Incomplete Contracts and the Internal Organization of Firms
Nicholas Bloom () and
John van Reenen ()
Journal of Law, Economics, and Organization, 2014, vol. 30, issue suppl_1, i37-i63
We survey the theoretical and empirical literature on decentralization within firms. We first discuss how the concept of incomplete contracts shapes our views about the organization of decision-making. We then overview the empirical evidence on the determinants of decentralization and on the effects of decentralization on firm performance. A number of factors highlighted in the theory are shown to be important in accounting for delegation, such as heterogeneity and congruence of preferences as proxied by trust. Empirically, competition, human capital, and IT also appear to foster decentralization. There are substantial gaps between theoretical and empirical work and we suggest avenues for future research in bridging this gap (JEL O31, O32, O33, F23).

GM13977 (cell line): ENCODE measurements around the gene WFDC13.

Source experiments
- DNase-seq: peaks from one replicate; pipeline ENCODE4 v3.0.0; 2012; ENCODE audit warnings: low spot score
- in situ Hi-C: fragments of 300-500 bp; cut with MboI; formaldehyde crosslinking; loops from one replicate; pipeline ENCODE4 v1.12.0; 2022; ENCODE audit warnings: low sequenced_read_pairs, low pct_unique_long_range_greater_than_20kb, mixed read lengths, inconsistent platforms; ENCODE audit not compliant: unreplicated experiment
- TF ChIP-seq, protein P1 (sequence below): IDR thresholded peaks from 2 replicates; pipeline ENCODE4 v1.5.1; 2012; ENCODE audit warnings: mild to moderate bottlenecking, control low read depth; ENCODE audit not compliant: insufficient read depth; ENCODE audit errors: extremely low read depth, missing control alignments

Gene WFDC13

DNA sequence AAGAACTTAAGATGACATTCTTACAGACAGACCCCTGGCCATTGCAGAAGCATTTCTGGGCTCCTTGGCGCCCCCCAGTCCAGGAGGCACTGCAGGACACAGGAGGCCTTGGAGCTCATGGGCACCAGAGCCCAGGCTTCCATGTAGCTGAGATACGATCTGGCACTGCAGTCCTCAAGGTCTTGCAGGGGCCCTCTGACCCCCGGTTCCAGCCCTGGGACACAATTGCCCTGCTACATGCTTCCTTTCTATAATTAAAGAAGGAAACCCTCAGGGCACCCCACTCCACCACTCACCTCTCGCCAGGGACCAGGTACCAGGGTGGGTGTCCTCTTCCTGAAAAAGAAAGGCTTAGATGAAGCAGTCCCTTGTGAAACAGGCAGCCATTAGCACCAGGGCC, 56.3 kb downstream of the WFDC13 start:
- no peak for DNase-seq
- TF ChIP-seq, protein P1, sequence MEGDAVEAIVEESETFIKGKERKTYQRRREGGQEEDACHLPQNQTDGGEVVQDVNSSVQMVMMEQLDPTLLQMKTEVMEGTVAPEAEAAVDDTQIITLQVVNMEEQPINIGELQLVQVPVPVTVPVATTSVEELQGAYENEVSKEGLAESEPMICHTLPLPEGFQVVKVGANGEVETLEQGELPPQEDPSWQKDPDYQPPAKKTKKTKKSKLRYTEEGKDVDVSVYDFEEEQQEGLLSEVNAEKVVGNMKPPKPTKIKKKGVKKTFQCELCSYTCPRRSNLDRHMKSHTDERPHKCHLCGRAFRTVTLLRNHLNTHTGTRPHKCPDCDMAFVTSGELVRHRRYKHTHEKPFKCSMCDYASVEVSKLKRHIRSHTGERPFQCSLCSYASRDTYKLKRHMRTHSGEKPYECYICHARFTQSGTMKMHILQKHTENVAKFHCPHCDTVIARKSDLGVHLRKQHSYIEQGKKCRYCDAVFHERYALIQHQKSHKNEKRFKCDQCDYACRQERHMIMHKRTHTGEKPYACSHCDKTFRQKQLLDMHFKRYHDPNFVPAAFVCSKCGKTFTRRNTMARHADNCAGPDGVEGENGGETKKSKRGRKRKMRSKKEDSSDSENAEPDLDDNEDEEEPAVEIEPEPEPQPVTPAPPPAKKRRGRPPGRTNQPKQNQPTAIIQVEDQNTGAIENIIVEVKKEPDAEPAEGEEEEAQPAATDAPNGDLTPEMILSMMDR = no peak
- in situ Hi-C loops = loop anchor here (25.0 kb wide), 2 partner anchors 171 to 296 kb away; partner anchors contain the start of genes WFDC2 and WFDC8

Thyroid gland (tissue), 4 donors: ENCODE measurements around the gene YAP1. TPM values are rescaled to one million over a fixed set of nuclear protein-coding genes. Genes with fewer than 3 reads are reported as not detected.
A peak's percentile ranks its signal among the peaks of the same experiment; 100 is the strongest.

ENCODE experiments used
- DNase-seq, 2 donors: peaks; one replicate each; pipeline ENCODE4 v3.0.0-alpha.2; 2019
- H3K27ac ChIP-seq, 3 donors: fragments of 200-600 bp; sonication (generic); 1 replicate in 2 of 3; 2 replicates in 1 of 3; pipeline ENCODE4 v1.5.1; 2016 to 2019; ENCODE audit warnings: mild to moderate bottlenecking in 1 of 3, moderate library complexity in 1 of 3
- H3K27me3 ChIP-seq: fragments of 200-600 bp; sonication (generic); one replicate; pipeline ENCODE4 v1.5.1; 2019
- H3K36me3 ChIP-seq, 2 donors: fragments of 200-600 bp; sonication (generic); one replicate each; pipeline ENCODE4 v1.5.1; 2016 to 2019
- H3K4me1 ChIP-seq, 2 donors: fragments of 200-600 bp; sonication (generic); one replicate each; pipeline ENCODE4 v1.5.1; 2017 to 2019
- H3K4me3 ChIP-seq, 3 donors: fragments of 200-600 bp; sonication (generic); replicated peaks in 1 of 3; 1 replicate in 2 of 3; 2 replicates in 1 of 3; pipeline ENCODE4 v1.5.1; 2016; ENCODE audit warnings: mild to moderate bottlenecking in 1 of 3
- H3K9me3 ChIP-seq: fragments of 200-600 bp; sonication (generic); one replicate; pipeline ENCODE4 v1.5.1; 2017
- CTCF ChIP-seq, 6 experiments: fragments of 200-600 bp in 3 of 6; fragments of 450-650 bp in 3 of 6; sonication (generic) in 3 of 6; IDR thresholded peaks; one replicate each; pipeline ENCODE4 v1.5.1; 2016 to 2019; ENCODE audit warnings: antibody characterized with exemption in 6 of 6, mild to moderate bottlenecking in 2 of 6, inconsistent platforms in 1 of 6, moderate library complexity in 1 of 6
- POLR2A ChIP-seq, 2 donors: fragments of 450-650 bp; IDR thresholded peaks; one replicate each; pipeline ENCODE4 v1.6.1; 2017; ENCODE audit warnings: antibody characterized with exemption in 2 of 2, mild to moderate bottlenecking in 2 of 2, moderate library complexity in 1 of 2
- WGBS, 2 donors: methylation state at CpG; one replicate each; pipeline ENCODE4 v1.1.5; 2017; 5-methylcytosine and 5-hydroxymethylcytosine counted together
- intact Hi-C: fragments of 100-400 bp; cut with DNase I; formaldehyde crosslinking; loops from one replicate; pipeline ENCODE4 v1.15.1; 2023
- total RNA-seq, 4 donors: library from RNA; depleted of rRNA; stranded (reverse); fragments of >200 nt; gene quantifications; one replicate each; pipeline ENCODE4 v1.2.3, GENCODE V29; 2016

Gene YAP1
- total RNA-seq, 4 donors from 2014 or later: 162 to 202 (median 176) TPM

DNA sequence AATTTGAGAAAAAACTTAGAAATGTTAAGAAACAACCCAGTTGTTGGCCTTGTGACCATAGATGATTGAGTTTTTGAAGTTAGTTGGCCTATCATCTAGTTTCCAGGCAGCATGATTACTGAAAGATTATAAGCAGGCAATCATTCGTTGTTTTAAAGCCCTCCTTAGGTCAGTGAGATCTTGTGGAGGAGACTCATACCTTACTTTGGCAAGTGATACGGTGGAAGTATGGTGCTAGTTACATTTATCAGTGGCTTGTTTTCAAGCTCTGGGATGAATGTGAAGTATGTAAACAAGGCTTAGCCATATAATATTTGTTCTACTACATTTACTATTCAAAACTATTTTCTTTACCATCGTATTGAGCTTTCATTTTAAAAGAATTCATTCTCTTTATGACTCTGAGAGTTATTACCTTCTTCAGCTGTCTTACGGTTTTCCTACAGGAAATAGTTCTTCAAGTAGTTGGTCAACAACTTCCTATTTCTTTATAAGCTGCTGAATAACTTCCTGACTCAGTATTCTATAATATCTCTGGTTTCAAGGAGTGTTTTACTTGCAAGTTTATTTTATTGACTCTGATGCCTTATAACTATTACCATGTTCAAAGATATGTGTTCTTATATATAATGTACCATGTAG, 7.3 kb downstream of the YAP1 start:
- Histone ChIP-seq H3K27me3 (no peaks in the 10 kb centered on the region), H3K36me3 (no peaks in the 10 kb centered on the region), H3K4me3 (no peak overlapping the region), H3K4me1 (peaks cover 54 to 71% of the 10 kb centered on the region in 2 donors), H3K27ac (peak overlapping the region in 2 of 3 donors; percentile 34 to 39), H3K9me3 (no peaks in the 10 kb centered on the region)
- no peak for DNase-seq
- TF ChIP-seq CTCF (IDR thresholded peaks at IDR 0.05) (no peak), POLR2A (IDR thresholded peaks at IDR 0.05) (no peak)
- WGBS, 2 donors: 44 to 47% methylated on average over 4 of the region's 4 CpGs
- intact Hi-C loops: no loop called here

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Working Paper: Incomplete contracts and the internal organization of firms (2014)
Working Paper: Incomplete Contracts and the Internal Organisation of Firms (2013)
Working Paper: Incomplete contracts and the internal organisation of firms (2013)
Working Paper: Incomplete Contracts and the Internal Organization of Firms (2013)
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Persistent link: https://EconPapers.repec.org/RePEc:oup:jleorg:v:30:y:2014:i:suppl_1:p:i37-i63.
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